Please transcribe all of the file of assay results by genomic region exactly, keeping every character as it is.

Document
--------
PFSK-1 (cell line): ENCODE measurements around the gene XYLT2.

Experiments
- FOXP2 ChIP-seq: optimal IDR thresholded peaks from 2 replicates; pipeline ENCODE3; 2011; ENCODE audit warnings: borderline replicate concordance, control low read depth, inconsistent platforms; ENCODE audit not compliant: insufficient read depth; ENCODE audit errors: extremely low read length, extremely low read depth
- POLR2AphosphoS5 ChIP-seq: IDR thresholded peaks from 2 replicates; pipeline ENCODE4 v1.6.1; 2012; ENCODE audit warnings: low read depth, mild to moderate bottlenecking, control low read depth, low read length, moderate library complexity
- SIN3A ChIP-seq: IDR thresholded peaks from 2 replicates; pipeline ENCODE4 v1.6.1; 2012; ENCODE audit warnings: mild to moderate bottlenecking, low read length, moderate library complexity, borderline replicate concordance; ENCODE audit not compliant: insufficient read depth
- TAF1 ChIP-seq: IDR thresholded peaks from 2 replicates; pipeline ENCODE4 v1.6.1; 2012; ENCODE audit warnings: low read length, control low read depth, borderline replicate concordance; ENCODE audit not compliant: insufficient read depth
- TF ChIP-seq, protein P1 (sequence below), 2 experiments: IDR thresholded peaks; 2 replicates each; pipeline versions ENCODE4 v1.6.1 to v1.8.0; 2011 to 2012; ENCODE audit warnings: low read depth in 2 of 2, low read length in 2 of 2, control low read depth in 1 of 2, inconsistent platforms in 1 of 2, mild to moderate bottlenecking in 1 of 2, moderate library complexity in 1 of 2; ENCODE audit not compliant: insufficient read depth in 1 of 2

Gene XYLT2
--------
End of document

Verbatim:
PFSK-1 (cell line): ENCODE measurements around the gene XYLT2.

Experiments
- FOXP2 ChIP-seq: optimal IDR thresholded peaks from 2 replicates; pipeline ENCODE3; 2011; ENCODE audit warnings: borderline replicate concordance, control low read depth, inconsistent platforms; ENCODE audit not compliant: insufficient read depth; ENCODE audit errors: extremely low read length, extremely low read depth
- POLR2AphosphoS5 ChIP-seq: IDR thresholded peaks from 2 replicates; pipeline ENCODE4 v1.6.1; 2012; ENCODE audit warnings: low read depth, mild to moderate bottlenecking, control low read depth, low read length, moderate library complexity
- SIN3A ChIP-seq: IDR thresholded peaks from 2 replicates; pipeline ENCODE4 v1.6.1; 2012; ENCODE audit warnings: mild to moderate bottlenecking, low read length, moderate library complexity, borderline replicate concordance; ENCODE audit not compliant: insufficient read depth
- TAF1 ChIP-seq: IDR thresholded peaks from 2 replicates; pipeline ENCODE4 v1.6.1; 2012; ENCODE audit warnings: low read length, control low read depth, borderline replicate concordance; ENCODE audit not compliant: insufficient read depth
- TF ChIP-seq, protein P1 (sequence below), 2 experiments: IDR thresholded peaks; 2 replicates each; pipeline versions ENCODE4 v1.6.1 to v1.8.0; 2011 to 2012; ENCODE audit warnings: low read depth in 2 of 2, low read length in 2 of 2, control low read depth in 1 of 2, inconsistent platforms in 1 of 2, mild to moderate bottlenecking in 1 of 2, moderate library complexity in 1 of 2; ENCODE audit not compliant: insufficient read depth in 1 of 2

Gene XYLT2